Gregg Belisle-Chi: Tenebrae
It's tempting to draw parallels between Gregg Belisle-Chi and Bill Frisell. Similar to Frisell's In Line, Belisle-Chi's debut recording as a leader is largely an album of solo guitar playing, and Frisell it turns out is also a friend of and mentor to the young, Seattle-based guitarist. But as Tenebrae makes amply clear, Belisle-Chi is no Frisell clone but a developing artist in his own right, even if one naturally influenced by those he's listened to and played with. The album, which was recorded live over two days in August 2014, is all Belisle-Chi except for three tracks on which vocals by Chelsea Crabtree, the guitarist's wife, appear.
During the gestation period leading up to the recording, Belisle-Chi was listening to twentieth-century classical composers such as Ligeti and Bartok, and presumably some of that listening seeped into the project's development. But if it did so, it did so subtly, as the forty-two-minute Tenebrae draws upon folk and jazz as much as it does any other genre, classical or otherwise. Though it is a genuinely personal exploration of harmony, dissonance, and melody, what truly sets Belisle-Chi's recording apart is its focus on song form. The album's introspective music, all of it through-composed and improvisation-free, is not treated in such a way that a theme is introduced and its chord changes then exploited for the purposes of soloing. Instead, he approaches a piece with a songwriter-like sensibility, sensitive to issues of narrative structure, motifs, and character (that literary dimension is most overtly reflected in the title “Fear and Trembling,” which directly references one of Kierkegaard's philosophical works).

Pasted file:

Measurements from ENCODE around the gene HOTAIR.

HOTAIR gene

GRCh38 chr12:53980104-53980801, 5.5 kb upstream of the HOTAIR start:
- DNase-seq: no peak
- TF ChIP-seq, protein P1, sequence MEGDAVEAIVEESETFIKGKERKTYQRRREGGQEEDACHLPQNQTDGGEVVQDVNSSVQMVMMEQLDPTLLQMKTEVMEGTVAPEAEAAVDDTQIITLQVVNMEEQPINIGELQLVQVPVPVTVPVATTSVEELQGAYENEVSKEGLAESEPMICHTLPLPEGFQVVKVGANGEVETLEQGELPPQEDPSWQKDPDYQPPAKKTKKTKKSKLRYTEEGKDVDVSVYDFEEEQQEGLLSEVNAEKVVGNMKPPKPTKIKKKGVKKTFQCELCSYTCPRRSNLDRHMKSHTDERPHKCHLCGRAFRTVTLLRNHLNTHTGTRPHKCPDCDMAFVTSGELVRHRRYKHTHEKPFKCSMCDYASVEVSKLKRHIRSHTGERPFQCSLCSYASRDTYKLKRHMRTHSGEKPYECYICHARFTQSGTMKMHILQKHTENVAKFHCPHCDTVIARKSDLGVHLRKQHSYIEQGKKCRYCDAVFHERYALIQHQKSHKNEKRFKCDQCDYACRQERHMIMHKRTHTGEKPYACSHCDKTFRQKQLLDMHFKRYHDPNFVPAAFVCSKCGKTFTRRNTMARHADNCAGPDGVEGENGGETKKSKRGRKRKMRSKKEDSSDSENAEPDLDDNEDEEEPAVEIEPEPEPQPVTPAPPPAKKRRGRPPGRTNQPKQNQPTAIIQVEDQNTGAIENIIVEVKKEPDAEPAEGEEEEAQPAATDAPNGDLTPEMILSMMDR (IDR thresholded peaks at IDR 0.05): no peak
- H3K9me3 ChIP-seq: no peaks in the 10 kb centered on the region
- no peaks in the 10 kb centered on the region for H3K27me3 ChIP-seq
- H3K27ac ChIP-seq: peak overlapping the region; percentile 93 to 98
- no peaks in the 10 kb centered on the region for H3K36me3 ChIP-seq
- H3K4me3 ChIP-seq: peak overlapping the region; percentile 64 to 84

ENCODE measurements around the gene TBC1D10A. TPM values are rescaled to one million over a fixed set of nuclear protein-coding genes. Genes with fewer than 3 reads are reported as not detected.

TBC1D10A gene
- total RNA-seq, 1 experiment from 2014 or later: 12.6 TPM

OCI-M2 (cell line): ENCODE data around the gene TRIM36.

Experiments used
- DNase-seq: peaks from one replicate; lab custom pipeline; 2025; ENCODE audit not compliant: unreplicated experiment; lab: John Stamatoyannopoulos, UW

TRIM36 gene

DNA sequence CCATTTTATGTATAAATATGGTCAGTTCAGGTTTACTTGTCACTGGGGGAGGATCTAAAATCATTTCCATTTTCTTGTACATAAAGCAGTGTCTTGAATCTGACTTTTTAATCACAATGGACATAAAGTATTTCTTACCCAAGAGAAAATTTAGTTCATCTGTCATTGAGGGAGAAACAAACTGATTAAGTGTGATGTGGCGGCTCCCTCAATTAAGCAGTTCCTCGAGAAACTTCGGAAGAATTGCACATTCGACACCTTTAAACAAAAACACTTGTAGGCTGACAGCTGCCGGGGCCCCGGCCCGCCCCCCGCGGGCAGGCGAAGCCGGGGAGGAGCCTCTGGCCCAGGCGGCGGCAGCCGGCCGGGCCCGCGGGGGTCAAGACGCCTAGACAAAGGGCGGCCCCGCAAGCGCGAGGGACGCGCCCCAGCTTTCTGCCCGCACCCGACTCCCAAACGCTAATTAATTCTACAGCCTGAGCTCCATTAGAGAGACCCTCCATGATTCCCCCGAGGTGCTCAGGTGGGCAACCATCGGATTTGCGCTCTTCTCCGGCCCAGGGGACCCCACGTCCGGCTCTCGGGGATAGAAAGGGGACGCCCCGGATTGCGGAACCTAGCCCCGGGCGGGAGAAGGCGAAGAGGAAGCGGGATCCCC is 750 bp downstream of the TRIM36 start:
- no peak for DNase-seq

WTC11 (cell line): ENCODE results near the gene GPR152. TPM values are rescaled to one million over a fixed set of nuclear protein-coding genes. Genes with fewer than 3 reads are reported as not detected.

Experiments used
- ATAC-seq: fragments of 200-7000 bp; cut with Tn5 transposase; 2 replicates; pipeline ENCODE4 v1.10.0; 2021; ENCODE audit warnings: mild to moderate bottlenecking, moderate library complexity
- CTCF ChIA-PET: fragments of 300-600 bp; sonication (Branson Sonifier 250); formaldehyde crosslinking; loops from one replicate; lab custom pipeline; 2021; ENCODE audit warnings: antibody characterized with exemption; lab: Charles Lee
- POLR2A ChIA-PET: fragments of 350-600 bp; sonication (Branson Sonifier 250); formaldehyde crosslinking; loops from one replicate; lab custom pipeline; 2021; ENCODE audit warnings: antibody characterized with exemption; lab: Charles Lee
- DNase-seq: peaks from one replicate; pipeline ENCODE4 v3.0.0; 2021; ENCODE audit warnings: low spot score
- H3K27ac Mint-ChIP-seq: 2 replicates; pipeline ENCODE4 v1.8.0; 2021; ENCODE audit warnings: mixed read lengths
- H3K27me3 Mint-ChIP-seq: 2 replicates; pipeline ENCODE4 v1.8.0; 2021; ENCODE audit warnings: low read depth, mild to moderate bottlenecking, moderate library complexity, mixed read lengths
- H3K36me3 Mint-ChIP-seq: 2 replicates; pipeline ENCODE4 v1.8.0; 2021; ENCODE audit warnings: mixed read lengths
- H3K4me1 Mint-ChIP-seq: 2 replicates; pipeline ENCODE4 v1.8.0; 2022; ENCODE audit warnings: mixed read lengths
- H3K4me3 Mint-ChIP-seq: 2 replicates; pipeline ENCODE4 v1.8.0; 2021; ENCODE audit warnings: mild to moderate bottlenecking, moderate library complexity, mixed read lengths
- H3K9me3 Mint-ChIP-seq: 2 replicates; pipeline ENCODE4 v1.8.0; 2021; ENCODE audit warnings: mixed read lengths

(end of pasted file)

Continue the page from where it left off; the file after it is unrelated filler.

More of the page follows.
While his playing isn't lacking on technical grounds, Tenebrae isn't about demonstrations of virtuosity. Approaching the material as formal compositions as opposed to blowing vehicles, Belisle-Chi is more focused on using technique to serve the story each tale tells and convey the essence of that story using musical means. His playing is, on this recording at least, more concerned with texture, melody, and dynamics as opposed to runs. In shaping his sound with a volume pedal, distortion, reverb, and delay, Belisle-Chi has so much at his disposal that nothing so flashy as a solo is necessary for a stirring rumination such as “Tragedian” to take hold. With the exception of a scrabbly phrase here and there, “Victim” also unfolds at a slow tempo that reflects the guitarist's confident handling of the material.The presence of Crabtree on three songs doesn't compromise the introspective quality of the material; instead, her voice reinforces its intimate feel, especially when she sings wordlessly as happens during parts of “Resurgam” and “Sabbaths X (1998),” with her soft voice mirroring the melodic trajectories of her husband's playing. But even when conventional lyrics are sung, as happens in all three settings, the music never loses its intimate character. Admittedly there are moments on Tenebrae that are Frisell-like, something that's almost unavoidable when Belisle-Chi's approach to the instrument is as textural as Frisell's, but the recording is nevertheless one of which Belisle-Chi has every reason to be proud.